Throughout the conference I was talking to anyone who would give me an ear about a new idea I'd like to pursue: the Agile Welcoming Circle. To get further input on this idea, I held an open space session and invited everyone to come talk. If you have ideas/concerns/comments, please comment on this blog or join the Agile Welcoming Circle discussion group. Pictured right, thanks to Hubert Baumeister, I am describing the Open Spaces session.
The Agile Welcoming Circle is a way to help get people plugged into the Agile community. It provides a landing page, which describes the common basic principles of Agile, and allows people to pay dues ($100/yr?) to join a facilitated discussion group. Their dues give them direct access to a list facilitator, who will get to know newcomers by identifying their interests and then connecting them to an appropriate community--be it a conference, user group, list serve, etc. Once the newcomer shows up at one of these events, as can be vouched for by another community member, they get a Certificate of Completion--meaning they've demonstrated some kind of a commitment to the community. This Certificate is something we'd be happy to see members put on their resumes, because all it really means is that they agree to support the community in some way. So, for example, a newcomer who wanted to learn about TDD would get hooked up with a code camp, and later may return to ask about pair programming.
The first facilitator would be me, but soon it would be run by a committee--and would be supported through Welcoming Circle dues (I think a portion of the proceeds would go to facilitators, and the rest, say 70%, gets dumped back into the program budget, to sponsor more local conferences, speaker travel expenses, etc.). The facilitators would also work on a program to increase retention after the Certificate of Completion, for example, by tracking/logging activity on a new social media channel on the main site (thereby creating an MVP list), or other means. I see this as a way to reach an audience that the Agile Skills Project, with all its overwhelming depth, couldn't reach--the newcomers.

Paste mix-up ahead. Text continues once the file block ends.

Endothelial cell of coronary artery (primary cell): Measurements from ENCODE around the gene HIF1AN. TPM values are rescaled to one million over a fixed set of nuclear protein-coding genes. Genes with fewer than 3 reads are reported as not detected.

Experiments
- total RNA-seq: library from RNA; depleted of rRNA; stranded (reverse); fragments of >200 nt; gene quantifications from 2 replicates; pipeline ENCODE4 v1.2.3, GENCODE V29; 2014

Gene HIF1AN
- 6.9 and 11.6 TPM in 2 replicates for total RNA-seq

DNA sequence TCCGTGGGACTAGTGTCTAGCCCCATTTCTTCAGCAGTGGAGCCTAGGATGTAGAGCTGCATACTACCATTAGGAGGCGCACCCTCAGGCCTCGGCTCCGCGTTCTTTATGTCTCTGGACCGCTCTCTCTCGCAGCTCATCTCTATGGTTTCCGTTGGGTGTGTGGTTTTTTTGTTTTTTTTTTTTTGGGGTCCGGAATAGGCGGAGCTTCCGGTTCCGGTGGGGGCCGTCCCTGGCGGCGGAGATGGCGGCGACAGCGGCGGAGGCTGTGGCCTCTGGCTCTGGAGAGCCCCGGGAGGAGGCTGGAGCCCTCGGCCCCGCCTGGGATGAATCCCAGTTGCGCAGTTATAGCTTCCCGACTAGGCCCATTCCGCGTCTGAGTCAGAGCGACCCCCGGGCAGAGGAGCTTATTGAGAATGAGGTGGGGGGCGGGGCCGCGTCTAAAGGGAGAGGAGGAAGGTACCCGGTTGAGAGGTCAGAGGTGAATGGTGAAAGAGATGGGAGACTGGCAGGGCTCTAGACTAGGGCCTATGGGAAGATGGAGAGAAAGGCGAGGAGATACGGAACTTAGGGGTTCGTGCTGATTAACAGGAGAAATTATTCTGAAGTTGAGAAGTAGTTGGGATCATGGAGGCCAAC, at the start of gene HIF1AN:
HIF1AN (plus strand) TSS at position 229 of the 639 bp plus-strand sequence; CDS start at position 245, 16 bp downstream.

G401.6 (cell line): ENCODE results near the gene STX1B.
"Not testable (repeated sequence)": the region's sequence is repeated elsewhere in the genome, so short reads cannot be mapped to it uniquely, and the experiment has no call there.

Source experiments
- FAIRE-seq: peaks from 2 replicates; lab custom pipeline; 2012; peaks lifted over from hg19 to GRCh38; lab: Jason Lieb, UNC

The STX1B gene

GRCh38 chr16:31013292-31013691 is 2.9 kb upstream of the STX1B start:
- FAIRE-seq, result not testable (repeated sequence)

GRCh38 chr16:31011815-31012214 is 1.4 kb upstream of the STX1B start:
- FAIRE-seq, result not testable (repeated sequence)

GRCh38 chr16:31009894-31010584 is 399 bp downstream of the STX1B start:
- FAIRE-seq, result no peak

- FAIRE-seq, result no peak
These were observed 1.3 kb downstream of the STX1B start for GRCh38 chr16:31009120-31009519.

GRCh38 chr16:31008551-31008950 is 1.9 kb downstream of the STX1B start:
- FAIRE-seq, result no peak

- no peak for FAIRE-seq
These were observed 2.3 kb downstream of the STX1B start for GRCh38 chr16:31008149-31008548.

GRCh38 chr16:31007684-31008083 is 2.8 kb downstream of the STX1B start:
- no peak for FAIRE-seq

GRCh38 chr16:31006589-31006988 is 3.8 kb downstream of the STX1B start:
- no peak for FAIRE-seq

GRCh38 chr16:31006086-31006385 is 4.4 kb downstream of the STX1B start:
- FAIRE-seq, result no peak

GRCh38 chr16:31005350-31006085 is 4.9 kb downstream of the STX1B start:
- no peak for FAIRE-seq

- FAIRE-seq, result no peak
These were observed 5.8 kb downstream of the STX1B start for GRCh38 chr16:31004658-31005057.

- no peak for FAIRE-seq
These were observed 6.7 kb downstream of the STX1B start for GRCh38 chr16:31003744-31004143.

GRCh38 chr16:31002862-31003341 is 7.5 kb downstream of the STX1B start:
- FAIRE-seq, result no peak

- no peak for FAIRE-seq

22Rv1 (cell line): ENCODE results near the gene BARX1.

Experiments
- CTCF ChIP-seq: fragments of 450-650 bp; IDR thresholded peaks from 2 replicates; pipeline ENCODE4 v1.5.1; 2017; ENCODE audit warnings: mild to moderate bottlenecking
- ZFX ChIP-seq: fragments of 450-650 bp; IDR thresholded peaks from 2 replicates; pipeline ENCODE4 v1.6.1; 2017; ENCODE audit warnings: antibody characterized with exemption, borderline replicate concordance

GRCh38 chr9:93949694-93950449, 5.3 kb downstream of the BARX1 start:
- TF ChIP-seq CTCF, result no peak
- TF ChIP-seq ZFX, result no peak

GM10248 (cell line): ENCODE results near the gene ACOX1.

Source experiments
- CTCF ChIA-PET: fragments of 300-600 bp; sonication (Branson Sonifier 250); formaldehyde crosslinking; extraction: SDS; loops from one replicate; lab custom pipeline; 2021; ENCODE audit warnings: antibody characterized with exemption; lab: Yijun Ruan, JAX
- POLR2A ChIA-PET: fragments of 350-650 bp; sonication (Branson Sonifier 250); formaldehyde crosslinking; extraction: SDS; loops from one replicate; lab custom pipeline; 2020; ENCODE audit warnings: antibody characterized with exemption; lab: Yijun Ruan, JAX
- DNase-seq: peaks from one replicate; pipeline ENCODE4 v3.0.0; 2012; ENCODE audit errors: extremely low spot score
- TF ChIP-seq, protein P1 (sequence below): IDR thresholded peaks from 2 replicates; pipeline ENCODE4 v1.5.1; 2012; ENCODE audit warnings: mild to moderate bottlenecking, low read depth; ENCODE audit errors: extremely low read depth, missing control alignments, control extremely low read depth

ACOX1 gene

Open Space Ideas
The biggest two concerns I've been hearing about this program are about retention after the initial subscription, and about yet another paper-based certification. Yet this time I think it's different--there will be no easy way for a cottage industry to build up around this, as its revenue is very constrained. By keeping registration costs low, it makes the whole program more democratic-it is a community-based system built to support community learning. Imagine, as Sumeet Moghe proposed (a leader in the Thoughtworks Learning Community), a great river of free information available on the Agile Welcoming Circle's member page--no simple RSS feed--but a Web 2.0 / Enterprise 2.0 flow of information that gets commented on / rated by readers, and then high-rated content comes to the home page. It would become a matter of prestige to get highlighted on the home page--and people who participate in comments or who publish would have to be paying members. The information is free--publishing is not (but rating is free). Editors/facilitators would also be able to promote content to the home page. We could also recognize helpful members through an MVP program.
This discussion initially was focused around my frustration with the slow growth for the Agile Skills Project. I told people like Marc Bless and Cory Foy that I was going to drop out of the project, and they weren't happy with that. So I started talking about what I have energy for--helping the newcomers to our community. The idea is simple enough to try out, but it diverges from the charter of the Agile Skills Project, so I needed something new. I also want to devote more time to this project than I gave to the ASP, and to do that, I need a revenue model. I don't think anyone should make enough money out of this Welcoming Circle to make it a full-time job, but I do think it would be nice if it could pay for one day per month, or even one day per week, for several facilitators, depending on demand.